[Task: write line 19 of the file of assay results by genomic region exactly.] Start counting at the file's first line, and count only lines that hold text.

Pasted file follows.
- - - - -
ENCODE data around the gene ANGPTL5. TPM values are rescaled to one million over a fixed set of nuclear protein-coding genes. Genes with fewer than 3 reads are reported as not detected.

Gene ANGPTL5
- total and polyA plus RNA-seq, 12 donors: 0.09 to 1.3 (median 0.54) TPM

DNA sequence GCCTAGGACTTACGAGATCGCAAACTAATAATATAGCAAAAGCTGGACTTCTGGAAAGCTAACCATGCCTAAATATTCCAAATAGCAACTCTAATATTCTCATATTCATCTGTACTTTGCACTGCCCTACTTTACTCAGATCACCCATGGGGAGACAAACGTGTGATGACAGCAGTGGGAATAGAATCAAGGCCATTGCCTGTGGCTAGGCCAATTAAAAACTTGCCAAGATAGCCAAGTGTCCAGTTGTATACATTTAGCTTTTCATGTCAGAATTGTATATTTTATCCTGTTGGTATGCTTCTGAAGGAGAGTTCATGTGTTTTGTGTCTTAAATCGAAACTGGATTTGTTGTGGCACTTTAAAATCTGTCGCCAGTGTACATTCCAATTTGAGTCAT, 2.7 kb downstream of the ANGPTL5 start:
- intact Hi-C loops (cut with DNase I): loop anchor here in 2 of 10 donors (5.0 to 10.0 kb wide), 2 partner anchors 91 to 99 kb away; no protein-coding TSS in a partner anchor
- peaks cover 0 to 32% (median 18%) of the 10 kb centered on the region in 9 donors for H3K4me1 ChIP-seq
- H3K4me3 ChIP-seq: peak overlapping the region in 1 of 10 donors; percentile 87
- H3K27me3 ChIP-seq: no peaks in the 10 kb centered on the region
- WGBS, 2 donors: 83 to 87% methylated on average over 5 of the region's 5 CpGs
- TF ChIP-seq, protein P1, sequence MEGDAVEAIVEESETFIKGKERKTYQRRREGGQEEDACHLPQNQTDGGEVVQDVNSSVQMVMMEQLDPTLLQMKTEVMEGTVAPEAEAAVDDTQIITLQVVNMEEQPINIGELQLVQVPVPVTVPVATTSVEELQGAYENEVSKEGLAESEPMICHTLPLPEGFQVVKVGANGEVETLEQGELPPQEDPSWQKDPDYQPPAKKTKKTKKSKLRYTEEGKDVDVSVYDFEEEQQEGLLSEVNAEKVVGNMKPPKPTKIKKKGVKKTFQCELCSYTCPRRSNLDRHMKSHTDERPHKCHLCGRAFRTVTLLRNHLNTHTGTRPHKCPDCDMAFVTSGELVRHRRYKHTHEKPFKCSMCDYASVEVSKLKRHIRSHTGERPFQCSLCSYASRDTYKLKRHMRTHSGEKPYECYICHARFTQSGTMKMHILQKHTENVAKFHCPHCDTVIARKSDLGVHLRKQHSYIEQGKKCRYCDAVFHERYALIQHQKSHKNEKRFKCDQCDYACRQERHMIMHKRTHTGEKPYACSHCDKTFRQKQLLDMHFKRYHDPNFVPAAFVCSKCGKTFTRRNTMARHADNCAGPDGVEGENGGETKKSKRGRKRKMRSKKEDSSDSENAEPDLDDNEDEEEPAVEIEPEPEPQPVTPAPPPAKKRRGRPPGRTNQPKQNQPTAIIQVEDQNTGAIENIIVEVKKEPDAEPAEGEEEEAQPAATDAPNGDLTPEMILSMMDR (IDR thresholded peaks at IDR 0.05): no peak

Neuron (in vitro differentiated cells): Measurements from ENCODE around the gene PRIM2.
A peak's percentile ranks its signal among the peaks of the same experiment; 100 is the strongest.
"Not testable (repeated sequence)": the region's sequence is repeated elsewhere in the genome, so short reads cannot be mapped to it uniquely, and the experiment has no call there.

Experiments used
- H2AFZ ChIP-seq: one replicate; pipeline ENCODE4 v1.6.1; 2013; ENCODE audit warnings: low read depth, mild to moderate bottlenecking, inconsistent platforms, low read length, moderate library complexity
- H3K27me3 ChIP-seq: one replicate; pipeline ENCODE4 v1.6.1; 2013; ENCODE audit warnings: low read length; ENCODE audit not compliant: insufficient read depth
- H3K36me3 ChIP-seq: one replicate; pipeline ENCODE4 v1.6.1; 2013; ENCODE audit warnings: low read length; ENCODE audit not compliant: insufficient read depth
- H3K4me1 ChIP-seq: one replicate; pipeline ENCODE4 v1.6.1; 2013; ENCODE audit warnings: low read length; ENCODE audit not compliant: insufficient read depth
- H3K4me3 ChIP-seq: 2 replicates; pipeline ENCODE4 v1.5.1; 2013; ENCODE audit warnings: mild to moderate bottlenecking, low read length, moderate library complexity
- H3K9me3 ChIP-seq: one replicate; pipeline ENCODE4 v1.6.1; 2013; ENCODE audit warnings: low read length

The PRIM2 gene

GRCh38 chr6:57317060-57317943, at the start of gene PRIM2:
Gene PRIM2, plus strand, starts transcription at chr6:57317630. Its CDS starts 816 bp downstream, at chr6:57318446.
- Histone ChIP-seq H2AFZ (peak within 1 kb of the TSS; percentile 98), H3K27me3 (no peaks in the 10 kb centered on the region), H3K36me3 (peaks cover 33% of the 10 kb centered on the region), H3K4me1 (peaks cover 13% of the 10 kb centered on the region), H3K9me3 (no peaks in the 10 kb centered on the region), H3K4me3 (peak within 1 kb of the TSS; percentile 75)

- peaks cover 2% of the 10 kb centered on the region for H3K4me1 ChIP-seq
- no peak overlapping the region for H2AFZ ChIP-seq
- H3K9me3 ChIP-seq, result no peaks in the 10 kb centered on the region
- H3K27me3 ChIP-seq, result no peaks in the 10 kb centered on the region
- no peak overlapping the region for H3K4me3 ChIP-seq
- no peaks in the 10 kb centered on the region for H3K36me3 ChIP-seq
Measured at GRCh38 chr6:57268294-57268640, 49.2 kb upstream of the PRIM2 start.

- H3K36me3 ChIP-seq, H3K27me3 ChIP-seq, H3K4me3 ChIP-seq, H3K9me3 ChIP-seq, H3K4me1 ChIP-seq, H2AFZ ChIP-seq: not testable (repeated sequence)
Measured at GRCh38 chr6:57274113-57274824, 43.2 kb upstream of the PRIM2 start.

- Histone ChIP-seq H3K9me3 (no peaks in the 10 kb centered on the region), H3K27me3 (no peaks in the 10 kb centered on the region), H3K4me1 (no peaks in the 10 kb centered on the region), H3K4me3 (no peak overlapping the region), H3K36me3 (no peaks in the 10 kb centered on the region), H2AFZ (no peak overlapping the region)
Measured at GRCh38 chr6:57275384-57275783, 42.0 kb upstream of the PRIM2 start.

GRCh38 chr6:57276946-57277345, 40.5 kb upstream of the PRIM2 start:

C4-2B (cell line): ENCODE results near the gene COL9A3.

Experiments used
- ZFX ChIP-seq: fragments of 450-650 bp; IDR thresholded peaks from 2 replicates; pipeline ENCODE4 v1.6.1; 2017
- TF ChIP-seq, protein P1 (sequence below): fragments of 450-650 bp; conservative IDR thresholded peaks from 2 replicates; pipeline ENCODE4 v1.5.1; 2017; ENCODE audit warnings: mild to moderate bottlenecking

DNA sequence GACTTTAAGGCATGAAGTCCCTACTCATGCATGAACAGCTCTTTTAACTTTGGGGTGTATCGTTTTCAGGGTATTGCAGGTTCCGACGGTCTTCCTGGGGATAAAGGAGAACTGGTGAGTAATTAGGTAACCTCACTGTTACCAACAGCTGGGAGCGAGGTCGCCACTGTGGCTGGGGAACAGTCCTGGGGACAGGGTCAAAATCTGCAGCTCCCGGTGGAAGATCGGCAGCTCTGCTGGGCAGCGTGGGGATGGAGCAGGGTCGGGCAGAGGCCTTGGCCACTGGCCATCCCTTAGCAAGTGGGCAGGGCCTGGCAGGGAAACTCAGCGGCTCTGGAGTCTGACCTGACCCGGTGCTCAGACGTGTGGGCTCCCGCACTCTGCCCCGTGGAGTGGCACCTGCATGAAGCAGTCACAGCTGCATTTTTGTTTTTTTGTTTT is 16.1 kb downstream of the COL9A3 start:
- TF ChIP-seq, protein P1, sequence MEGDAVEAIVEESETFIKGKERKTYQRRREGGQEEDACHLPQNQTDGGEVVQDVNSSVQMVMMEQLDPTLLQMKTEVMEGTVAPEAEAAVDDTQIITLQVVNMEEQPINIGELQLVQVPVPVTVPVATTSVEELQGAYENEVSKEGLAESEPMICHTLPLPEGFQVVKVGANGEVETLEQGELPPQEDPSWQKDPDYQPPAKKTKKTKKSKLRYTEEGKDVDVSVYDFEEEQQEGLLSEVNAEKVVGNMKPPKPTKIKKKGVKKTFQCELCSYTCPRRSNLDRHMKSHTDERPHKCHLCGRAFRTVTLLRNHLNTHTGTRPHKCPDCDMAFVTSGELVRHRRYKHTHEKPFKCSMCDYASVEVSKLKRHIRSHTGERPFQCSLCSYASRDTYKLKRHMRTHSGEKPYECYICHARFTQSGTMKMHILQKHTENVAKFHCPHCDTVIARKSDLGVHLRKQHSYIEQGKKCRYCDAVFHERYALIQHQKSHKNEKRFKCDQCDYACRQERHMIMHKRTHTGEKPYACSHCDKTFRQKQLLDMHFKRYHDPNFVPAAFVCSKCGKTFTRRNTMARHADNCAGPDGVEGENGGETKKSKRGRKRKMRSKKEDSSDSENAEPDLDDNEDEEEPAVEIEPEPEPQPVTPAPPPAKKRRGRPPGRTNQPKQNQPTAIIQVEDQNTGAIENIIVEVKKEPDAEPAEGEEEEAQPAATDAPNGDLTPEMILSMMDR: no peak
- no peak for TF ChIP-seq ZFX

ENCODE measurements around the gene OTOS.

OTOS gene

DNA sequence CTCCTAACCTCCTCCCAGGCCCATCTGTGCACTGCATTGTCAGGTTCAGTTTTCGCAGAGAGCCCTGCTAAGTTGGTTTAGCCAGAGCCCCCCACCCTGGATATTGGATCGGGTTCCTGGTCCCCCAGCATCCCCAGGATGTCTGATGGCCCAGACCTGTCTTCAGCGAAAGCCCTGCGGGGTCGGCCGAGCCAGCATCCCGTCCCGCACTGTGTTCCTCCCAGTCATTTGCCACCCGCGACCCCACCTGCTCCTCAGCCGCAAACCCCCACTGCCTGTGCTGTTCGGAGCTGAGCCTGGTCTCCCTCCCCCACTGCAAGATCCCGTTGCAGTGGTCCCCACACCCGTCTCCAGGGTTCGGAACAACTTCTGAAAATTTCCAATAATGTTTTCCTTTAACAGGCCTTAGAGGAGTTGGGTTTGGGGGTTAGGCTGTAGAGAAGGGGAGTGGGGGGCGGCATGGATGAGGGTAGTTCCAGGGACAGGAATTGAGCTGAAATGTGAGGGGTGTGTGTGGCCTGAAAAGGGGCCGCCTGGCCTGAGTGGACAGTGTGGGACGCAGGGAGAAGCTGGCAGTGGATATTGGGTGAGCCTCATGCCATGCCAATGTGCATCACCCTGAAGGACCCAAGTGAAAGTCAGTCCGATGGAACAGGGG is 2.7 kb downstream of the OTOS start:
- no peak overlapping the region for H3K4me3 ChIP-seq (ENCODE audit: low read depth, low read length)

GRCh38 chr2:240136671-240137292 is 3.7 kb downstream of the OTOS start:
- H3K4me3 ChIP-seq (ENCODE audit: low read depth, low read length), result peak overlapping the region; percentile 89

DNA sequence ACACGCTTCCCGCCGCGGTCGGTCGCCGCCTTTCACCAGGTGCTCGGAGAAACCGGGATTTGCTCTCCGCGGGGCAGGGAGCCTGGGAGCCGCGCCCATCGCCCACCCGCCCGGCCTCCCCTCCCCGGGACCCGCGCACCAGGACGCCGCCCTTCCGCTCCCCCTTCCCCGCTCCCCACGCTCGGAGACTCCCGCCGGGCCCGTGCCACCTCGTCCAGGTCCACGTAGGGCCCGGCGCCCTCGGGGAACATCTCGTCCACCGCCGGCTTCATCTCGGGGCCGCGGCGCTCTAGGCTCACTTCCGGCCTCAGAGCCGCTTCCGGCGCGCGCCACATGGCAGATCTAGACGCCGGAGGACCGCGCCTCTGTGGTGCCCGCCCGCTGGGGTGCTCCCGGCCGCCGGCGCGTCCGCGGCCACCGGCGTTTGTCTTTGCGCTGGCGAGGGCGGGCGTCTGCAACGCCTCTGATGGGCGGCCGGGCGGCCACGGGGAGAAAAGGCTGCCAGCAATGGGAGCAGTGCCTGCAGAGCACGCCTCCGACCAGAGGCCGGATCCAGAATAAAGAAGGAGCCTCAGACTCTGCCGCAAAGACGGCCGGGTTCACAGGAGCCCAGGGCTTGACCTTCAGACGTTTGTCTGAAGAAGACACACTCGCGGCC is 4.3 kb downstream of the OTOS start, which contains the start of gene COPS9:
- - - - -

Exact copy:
- H3K4me3 ChIP-seq: 2 replicates; pipeline ENCODE4 v1.5.1; 2013; ENCODE audit warnings: mild to moderate bottlenecking, low read length, moderate library complexity